It is not the technology, nor the employees, nor the organisational structure but the lack of data literacy and a holistic approach that are the most important challenges on the road to a mature data-driven organisation. This is the picture that emerges from KPMG’s study of more than 100 organisations into the status of data-driven companies and institutions in the Netherlands. While 65% of data managers have developed a strategy and timeline on the road to data-driven operation, four out of five respondents nevertheless say there is still a long way to go to achieving mature status. The pandemic has further widened the gap in maturity levels.

Despite the growing desire to gather, store, report and analyse data, 79% of Dutch businesses are having difficulty implementing a data-driven operation. The ability to understand, analyse and apply data in daily decision-making is the biggest obstacle to a data-driven culture. And data-driven operations are often still limited to one or a few departments, such as Finance, Sales and/or Marketing. Consistent company-wide definitions and data quality are lacking. That limits the usability of data for the entire organisation, the study reveals.

Three quarters of respondents make use of Artificial Intelligence and Machine Learning in their data analyses. However, the overwhelming majority report that they are currently mainly experimenting with algorithms. According to data managers, making use of algorithms is a difficult task because the required data is not always available and its quality is lacking. Only 12% of respondents use smart analyses to monitor data quality, for example.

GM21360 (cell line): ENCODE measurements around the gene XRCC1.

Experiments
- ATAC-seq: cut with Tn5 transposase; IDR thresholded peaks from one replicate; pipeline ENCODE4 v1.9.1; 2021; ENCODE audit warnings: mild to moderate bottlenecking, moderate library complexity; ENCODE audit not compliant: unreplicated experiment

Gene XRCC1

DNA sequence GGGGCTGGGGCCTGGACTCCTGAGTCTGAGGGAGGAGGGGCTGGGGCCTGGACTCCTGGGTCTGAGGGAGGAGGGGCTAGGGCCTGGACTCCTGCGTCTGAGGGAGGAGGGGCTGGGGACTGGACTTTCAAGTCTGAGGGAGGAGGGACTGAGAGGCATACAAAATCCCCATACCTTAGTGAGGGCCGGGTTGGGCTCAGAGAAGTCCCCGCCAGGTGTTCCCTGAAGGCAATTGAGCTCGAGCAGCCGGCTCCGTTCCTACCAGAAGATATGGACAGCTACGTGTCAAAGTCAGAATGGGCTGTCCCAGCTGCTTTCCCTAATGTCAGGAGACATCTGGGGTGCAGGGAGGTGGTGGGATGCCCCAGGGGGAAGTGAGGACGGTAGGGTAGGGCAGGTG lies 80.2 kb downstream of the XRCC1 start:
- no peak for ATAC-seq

“Employees who are used to taking decisions based on their own knowledge and gut feeling need help getting used to a different way of working. Moreover, they need to be able to have absolute confidence that the data is reliable. Without a company-wide data strategy, the consistent quality of data often leaves much to be desired, so our research reveals”, says Maurice op het Veld, partner Data & Analytics at KPMG.

Whereas in 29% of mature data-driven organisations, relevant investments have actually increased during the pandemic, at companies and institutions which are not or barely data-driven, investments are falling or stagnant. The KPMG study concludes that 66% of the latter organisations have made fewer or the same number of investments in data and analytics.

Finally, the study indicates that the availability of a clear company-wide data strategy, the ability to measure the value of data analyses and a clear commitment on the part of management are the three most important steps on the road to a successful data-driven organisation.